/ 24 May 2024

God bless the US – and our ears

Donald Trump Holds Campaign Rally At The Jersey Shore
Throw rock at him: Republican presidential candidate Donald Trump at a rally in New Jersey this month. Photo: Michael M Santiago/Getty Images

If excessively patriotic American songs make you cringe, steer clear of the choices US presidential candidates make. And it is that time again, with rallies being held ahead of the presidential election in November, so beware. 

Each one has a “walk-out” song as part of the pomp and ceremony to help sell them to the voters and create a vibe. Many are simply hideous.

Take Donald Trump’s choice in 2020, Lee Greenwood’s Proud to be an American, a patriotic hit on country music stations since the first Gulf War. Listening to it is the aural equivalent of downing a tin of condensed milk.

But not everyone likes Trump to use their work for campaigning purposes. There’s even a Wikipedia page dedicated to “Musicians who oppose Donald Trump’s use of their music”. 

It is a who’s who of music from the 2016 and 2020 campaigns and includes Adele, Aerosmith, Bruce Springsteen, Eddy Grant, Linkin Park, REM, Rolling Stones, Rihanna and even the Village People. When the artists are no longer around, their estates say: “No, Donald!”

Neil Young’s Rockin’ in the Free World has been a particular Trump favourite since 2015, and while the progressive Canadian rocker has conceded that he has no legal grounds to oppose the song’s use, he has resorted to a scathing open letter, published in Rolling Stone, which stated: “Every time Rockin’ in the Free World or one of my songs is played at your rallies, I hope you hear my voice. Remember it is the voice of a tax-paying US citizen who does not support you. Me.”

Trump is using another Greenwood song — I wasn’t brave enough to listen to it — this campaign called God Bless the USA

He doesn’t need to worry about any pushback from Greenwood, who is a right-wing Bible-basher.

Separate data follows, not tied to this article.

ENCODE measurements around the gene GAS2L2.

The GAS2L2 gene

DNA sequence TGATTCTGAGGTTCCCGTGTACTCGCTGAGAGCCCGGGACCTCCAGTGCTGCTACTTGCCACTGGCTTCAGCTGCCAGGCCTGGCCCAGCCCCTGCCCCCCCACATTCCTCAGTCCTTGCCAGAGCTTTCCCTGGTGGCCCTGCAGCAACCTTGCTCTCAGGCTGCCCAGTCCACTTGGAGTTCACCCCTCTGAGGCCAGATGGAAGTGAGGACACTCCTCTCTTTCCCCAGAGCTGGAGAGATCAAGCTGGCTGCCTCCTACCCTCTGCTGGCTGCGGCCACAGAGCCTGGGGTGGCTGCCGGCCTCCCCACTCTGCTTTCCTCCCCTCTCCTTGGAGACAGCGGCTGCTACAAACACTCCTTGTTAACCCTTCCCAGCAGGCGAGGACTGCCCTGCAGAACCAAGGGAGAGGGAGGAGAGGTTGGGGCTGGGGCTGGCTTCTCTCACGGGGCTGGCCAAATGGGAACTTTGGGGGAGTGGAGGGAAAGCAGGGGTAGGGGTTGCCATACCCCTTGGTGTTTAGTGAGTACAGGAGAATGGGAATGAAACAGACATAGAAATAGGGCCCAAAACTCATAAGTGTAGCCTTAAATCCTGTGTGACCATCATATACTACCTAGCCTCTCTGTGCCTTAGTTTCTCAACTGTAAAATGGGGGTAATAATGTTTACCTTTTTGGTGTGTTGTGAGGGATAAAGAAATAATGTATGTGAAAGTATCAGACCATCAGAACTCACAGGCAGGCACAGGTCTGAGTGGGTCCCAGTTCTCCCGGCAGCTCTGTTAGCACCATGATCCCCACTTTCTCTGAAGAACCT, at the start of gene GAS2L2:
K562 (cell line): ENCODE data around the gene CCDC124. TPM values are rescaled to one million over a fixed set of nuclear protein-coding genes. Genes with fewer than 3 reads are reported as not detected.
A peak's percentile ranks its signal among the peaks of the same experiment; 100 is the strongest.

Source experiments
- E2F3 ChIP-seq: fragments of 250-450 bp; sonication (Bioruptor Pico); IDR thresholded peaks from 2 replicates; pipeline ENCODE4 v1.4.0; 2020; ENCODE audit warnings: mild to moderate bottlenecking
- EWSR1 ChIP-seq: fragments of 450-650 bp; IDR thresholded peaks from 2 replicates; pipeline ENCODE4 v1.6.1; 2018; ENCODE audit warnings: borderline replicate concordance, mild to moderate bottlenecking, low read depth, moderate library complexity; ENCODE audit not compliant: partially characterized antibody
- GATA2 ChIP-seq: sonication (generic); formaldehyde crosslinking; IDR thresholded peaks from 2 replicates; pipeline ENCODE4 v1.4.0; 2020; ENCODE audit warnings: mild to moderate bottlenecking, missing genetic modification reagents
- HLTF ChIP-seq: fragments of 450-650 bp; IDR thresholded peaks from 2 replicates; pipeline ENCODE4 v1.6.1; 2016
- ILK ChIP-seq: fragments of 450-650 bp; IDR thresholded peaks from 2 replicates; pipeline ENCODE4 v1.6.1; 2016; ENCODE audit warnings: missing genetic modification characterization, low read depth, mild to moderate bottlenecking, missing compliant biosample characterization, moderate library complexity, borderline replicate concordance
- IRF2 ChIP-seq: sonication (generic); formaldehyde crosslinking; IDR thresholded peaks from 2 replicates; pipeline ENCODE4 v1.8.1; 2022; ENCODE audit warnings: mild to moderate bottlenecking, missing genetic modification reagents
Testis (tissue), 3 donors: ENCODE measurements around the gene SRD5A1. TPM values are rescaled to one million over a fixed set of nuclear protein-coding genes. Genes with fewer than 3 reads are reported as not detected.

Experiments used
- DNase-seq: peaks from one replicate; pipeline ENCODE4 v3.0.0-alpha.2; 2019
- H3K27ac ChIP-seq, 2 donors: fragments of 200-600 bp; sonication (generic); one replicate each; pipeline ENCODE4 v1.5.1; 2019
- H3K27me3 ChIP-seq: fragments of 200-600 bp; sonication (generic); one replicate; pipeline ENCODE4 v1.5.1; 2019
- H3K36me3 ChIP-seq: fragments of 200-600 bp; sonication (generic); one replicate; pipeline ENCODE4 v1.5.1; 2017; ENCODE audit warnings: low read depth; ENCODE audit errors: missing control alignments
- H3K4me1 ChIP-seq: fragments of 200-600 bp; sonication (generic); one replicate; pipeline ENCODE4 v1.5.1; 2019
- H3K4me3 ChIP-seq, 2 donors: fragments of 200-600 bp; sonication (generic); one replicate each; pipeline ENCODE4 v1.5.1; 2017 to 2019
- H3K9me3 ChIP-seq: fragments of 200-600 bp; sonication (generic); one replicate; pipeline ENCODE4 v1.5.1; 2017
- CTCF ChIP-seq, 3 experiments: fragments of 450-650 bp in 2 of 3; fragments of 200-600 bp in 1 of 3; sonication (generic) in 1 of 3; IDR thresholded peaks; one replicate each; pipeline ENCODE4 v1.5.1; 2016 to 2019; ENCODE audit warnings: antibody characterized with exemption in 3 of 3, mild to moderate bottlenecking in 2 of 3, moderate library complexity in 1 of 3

In fact, so much so, that the two are in partnership selling Bibles at $59.99 a pop. It’s a custom-made God Bless the USA version, which includes a handwritten chorus of Greenwood’s song.

“All Americans need a Bible in their home, and I have many,” USA Today quoted Trump as saying in a video statement in March. 

“It’s my favourite book. It’s a lot of peoples’ favourite book.”

American campaign anthems started in the late 1700s. In 1824, Andrew Jackson ran for president with the first semi-official campaign song The Hunters of Kentucky, lauding his victory over the British at the Battle of New Orleans, explained a recent article in Politico

“Jackson was neither a hunter nor a Kentuckian,” it says. “But what politician lets facts get in the way of a good campaign tune?”

After that, other candidates followed suit by getting songs composed for them. For example, Dwight Eisenhower’s 1952 ditty I Like Ike

In 1972, there was a change, according to Deseret Magazine when George McGovern started the trend of using popular songs — his was Simon & Garfunkel’s Bridge Over Troubled Water — as campaign tunes or walk-on songs.

Disappearing down that star-spangled rabbit hole of Trump campaigns, and seeing his supporters, brought back not-so-fond memories of the days when I covered right-wing politics for this very paper (then known as The Weekly Mail) back in the late 1980s.

I was often the only journalist at the Afrikaner Weerstandsbeweging’s (AWB) rallies in some dusty, desolate dorp. Although I dressed down in different shades of beige and spoke better Afrikaans than most of them, they always instantly knew I was an outsider. 

“Kyk daar (check there),” they would point at me. “Dis ’n fokken joernalis (it is a fucking journalist)!”

It must be the fact that the AWB also had their own peculiar type of music at their meetings that jogged my memory. Their leader Eugene Terre’Blanche’s walk-out “song” was a rather puerile, school sport-like chant of “AWB! AWB! AWB!” punctuated with faux Nazi salutes from his khaki-clad supporters. 

They loved ending their meetings with a horrible out-of-tune rendition of a bombastic Afrikaans patriotic song, Die Lied van Jong Suid-Afrika, with the standout line: “En hoor jy die magtige dreuning (And do you hear the mighty roar)?” 

At some rallies, the AWB’s brass band tortured their instruments and our ears, proving the ability to play an instrument was never a requisite.

Fortunately, we will never hear that racket again. Trump and his ilk, on the other hand, are set to torture is until at least the end of the year, if not beyond.